Diagnosing thyroid cancer can require invasive surgery, but the process could be reduced to a sample taken with a fine needle if early results from a study of genetic markers are anything to go by. The research, presented at the 82nd annual meeting of the American Thyroid Association (ATA), can use air-dried samples.
Fine needle aspiration is widely used to take samples to determine whether thyroid nodules are cancerous or not, but samples may be "indeterminate"--these samples are regarded as suspicious but only a minority will turn out to be cancer, and patients may go on to have unnecessary surgery.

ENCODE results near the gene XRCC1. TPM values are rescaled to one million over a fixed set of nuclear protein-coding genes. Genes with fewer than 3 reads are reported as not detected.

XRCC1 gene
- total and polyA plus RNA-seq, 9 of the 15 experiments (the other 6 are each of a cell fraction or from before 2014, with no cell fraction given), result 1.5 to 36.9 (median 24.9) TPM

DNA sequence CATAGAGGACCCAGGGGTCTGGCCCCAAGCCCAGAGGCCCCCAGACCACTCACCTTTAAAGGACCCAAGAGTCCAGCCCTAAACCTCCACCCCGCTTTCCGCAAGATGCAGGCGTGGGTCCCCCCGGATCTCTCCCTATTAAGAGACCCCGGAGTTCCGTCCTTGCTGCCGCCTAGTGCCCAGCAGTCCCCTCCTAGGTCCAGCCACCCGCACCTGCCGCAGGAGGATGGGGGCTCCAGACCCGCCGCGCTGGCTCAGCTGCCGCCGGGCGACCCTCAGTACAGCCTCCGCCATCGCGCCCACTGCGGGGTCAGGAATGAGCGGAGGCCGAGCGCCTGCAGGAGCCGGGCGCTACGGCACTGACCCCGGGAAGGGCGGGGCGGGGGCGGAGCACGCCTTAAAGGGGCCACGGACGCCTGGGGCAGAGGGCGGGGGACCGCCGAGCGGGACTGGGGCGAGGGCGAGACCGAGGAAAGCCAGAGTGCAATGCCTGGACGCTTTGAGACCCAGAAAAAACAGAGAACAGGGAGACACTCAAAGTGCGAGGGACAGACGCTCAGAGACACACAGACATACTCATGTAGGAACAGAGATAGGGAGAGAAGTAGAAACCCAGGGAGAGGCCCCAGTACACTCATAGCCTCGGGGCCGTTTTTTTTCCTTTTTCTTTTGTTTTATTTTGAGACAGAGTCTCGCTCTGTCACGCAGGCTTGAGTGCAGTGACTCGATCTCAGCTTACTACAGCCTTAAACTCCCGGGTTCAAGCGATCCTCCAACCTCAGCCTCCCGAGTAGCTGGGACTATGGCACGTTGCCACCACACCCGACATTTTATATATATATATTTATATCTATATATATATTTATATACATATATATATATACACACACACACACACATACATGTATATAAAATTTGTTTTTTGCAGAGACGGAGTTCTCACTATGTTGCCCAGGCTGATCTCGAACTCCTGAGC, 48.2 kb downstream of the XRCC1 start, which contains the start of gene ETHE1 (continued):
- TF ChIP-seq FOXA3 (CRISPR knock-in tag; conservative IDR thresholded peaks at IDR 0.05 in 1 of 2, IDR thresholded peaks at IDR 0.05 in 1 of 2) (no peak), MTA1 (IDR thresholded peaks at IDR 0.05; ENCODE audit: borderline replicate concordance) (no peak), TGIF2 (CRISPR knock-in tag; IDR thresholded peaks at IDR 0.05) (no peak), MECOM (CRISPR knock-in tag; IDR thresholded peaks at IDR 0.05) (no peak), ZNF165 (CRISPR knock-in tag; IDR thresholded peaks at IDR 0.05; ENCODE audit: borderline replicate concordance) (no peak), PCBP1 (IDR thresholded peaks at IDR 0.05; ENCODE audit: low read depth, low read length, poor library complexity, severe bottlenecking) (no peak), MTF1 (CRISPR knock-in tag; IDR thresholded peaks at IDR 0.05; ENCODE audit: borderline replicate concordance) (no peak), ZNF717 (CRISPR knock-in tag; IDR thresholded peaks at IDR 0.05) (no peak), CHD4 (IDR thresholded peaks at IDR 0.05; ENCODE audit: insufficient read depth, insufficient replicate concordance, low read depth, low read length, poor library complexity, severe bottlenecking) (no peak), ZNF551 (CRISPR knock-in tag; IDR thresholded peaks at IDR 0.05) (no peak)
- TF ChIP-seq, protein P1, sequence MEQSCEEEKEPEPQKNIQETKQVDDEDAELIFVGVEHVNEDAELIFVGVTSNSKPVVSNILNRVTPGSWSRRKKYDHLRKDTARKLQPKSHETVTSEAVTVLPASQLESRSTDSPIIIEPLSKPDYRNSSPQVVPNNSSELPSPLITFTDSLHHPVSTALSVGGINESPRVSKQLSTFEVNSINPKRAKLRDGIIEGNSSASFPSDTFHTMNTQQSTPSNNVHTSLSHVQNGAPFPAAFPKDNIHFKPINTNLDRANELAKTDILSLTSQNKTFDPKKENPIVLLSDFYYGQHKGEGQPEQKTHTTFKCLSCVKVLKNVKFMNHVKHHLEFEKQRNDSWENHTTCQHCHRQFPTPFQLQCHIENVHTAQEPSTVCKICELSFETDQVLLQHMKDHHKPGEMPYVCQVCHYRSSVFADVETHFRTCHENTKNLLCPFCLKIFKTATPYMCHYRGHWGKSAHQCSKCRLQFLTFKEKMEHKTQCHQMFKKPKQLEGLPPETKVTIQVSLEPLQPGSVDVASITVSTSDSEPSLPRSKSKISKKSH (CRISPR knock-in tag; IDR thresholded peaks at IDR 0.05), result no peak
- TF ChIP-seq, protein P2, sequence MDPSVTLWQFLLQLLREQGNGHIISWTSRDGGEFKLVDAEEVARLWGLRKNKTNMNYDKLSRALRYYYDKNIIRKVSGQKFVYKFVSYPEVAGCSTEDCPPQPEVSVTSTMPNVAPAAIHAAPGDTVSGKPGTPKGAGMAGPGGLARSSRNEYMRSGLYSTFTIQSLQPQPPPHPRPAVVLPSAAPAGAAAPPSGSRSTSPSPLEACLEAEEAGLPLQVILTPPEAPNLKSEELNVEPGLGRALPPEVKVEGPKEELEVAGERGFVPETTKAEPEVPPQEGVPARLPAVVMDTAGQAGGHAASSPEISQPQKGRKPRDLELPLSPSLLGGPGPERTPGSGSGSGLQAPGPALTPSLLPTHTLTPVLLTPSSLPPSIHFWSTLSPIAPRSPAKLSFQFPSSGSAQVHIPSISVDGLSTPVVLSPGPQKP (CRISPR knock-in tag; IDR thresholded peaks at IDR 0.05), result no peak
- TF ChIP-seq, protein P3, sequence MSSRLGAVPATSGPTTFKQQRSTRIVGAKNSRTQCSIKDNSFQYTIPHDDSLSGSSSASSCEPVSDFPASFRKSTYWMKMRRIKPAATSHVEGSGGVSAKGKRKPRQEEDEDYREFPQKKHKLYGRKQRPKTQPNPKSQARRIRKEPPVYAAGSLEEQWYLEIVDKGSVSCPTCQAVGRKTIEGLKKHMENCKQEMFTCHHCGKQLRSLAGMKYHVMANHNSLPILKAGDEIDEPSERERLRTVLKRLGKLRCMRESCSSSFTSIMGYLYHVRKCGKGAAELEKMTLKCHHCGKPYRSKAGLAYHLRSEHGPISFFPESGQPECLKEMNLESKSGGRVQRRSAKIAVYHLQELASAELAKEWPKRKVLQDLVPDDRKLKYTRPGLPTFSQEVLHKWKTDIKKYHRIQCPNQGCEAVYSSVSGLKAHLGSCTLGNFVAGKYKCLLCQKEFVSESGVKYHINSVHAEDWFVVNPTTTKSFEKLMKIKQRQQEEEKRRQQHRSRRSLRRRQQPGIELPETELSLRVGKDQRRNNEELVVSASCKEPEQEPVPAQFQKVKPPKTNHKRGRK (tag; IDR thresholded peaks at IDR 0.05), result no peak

While detecting mutations that identify cancer was thought to only be possible in fresh samples, this research has shown that the majority of air-dried samples can still be screened for genetic biomarkers, making the process of collecting and storing samples much easier.
"The ability to detect known mutations linked to thyroid cancer through fine needle aspiration samples is an important advance that may greatly reduce the need for surgery," said Douglas Forrest, of the NIH's National Institute of Diabetes and Digestive and Kidney Diseases, in a statement.
- read the press release